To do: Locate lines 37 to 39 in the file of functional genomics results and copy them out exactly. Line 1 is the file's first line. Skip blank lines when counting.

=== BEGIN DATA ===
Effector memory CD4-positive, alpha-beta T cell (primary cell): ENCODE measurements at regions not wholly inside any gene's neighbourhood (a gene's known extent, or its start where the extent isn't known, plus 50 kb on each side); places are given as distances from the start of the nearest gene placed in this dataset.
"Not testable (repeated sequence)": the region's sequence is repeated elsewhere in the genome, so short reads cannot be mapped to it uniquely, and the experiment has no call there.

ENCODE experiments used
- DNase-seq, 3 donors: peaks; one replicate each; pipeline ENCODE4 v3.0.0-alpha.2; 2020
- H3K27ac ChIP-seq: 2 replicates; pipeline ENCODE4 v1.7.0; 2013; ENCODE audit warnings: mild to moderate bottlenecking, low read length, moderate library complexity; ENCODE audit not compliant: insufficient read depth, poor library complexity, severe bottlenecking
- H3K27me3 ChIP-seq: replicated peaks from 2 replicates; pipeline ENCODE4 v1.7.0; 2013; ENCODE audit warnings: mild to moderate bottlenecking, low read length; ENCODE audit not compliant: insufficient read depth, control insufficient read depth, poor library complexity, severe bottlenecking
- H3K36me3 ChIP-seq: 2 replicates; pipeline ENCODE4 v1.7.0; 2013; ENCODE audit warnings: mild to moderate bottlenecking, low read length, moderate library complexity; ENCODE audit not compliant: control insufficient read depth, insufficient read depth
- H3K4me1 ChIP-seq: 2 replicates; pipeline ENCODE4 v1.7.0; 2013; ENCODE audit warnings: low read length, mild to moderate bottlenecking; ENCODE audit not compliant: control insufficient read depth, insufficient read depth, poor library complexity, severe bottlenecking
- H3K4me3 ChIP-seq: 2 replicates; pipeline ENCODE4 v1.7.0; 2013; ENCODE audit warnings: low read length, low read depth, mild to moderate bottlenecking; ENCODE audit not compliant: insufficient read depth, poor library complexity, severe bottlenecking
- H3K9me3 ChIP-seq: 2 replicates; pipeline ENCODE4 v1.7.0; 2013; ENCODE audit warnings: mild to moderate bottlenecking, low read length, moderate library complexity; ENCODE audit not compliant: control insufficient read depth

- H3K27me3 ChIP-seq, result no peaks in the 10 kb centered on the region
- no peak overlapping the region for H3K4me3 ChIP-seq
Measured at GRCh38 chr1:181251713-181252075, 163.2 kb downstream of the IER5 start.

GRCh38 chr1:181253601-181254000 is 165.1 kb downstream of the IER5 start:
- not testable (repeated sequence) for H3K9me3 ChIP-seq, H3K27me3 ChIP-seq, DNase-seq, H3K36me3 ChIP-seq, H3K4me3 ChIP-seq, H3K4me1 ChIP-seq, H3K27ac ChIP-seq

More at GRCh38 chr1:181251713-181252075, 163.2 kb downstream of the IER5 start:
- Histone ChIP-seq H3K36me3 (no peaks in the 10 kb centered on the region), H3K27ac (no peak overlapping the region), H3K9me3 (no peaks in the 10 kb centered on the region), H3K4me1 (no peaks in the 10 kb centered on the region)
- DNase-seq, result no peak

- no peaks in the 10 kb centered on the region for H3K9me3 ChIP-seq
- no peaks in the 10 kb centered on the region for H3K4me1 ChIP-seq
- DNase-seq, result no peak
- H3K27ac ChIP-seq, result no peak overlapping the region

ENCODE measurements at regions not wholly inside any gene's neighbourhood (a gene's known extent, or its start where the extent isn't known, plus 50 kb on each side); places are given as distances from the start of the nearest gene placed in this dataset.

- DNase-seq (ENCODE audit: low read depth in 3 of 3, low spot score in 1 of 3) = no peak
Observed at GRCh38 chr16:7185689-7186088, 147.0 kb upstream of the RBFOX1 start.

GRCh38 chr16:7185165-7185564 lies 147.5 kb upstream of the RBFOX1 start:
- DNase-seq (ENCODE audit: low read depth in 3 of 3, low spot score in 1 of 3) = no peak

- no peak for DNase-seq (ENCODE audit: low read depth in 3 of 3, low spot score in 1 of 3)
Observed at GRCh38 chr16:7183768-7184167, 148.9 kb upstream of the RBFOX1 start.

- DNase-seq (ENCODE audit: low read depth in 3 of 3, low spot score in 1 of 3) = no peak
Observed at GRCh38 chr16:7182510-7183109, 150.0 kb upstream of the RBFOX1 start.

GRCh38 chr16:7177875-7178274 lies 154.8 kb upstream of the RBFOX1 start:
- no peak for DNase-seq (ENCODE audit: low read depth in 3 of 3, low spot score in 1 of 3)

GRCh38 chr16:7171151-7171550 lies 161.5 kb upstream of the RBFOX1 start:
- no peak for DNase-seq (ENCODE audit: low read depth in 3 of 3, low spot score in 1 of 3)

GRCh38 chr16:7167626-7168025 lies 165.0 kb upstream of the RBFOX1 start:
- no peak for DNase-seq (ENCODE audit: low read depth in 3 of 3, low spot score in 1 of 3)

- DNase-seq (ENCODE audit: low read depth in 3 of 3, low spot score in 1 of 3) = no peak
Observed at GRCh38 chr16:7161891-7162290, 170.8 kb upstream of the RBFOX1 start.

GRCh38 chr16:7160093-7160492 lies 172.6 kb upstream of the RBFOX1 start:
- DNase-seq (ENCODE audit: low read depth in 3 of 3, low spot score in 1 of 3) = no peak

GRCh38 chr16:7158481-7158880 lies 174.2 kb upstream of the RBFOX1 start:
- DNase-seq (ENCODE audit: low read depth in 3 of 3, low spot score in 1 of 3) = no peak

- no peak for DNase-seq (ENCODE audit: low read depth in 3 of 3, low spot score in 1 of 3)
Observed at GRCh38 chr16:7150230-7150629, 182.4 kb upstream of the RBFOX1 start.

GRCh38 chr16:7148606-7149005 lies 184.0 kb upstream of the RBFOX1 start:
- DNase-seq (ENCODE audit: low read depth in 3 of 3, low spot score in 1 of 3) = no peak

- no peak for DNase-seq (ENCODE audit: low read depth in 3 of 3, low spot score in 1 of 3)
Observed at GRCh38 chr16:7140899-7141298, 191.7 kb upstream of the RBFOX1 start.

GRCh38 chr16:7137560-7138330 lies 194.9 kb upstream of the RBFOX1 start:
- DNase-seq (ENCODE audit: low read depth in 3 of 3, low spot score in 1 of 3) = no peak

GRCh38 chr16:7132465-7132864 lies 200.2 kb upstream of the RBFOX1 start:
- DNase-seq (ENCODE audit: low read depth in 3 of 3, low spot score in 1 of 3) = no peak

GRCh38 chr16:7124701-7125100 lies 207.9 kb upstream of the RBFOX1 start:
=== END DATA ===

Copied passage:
- no peak for DNase-seq (ENCODE audit: low read depth in 3 of 3, low spot score in 1 of 3)

- DNase-seq (ENCODE audit: low read depth in 3 of 3, low spot score in 1 of 3) = no peak
Observed at GRCh38 chr16:7161891-7162290, 170.8 kb upstream of the RBFOX1 start.